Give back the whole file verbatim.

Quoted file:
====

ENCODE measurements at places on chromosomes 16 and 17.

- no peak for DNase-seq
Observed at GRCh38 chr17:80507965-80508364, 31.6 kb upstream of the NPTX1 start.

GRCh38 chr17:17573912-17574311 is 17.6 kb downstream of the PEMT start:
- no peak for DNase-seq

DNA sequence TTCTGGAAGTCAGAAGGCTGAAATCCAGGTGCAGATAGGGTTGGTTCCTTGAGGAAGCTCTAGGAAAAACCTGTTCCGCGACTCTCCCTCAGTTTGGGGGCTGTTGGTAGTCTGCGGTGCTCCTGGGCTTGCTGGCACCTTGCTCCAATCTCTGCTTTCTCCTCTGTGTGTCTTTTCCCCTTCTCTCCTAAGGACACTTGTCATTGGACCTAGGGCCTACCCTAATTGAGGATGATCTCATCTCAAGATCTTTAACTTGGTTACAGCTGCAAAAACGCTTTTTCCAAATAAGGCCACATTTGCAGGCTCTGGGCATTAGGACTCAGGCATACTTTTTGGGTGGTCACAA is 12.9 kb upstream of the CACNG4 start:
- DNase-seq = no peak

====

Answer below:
ENCODE measurements at places on chromosomes 16 and 17.

- no peak for DNase-seq
Observed at GRCh38 chr17:80507965-80508364, 31.6 kb upstream of the NPTX1 start.

GRCh38 chr17:17573912-17574311 is 17.6 kb downstream of the PEMT start:
- no peak for DNase-seq

DNA sequence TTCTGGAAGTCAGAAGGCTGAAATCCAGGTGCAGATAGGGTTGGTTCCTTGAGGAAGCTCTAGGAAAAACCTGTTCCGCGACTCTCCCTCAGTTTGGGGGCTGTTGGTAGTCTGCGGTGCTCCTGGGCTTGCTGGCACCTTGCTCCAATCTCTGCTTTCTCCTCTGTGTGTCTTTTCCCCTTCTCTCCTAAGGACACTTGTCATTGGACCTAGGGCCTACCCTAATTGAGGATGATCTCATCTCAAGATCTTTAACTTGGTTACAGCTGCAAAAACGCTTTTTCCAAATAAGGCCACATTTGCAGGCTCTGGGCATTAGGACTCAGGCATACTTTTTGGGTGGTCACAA is 12.9 kb upstream of the CACNG4 start:
- DNase-seq = no peak